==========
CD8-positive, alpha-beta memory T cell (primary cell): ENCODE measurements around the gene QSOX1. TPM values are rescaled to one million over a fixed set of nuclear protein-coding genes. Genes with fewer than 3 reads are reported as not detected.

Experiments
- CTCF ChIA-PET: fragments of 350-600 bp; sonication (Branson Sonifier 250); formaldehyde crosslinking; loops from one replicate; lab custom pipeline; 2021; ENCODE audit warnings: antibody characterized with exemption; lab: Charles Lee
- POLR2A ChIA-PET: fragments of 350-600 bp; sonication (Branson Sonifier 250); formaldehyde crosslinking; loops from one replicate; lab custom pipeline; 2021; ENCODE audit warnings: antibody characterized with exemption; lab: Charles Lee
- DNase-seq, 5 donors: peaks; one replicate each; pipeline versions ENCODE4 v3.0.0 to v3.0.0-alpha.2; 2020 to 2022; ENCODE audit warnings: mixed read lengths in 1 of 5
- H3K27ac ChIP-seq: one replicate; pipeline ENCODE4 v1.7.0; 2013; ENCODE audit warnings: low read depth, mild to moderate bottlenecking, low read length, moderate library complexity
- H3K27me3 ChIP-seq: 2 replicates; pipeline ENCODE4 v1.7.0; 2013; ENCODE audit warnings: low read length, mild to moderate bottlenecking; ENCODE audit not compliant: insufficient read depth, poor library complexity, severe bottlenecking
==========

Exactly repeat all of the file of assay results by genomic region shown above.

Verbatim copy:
CD8-positive, alpha-beta memory T cell (primary cell): ENCODE measurements around the gene QSOX1. TPM values are rescaled to one million over a fixed set of nuclear protein-coding genes. Genes with fewer than 3 reads are reported as not detected.

Experiments
- CTCF ChIA-PET: fragments of 350-600 bp; sonication (Branson Sonifier 250); formaldehyde crosslinking; loops from one replicate; lab custom pipeline; 2021; ENCODE audit warnings: antibody characterized with exemption; lab: Charles Lee
- POLR2A ChIA-PET: fragments of 350-600 bp; sonication (Branson Sonifier 250); formaldehyde crosslinking; loops from one replicate; lab custom pipeline; 2021; ENCODE audit warnings: antibody characterized with exemption; lab: Charles Lee
- DNase-seq, 5 donors: peaks; one replicate each; pipeline versions ENCODE4 v3.0.0 to v3.0.0-alpha.2; 2020 to 2022; ENCODE audit warnings: mixed read lengths in 1 of 5
- H3K27ac ChIP-seq: one replicate; pipeline ENCODE4 v1.7.0; 2013; ENCODE audit warnings: low read depth, mild to moderate bottlenecking, low read length, moderate library complexity
- H3K27me3 ChIP-seq: 2 replicates; pipeline ENCODE4 v1.7.0; 2013; ENCODE audit warnings: low read length, mild to moderate bottlenecking; ENCODE audit not compliant: insufficient read depth, poor library complexity, severe bottlenecking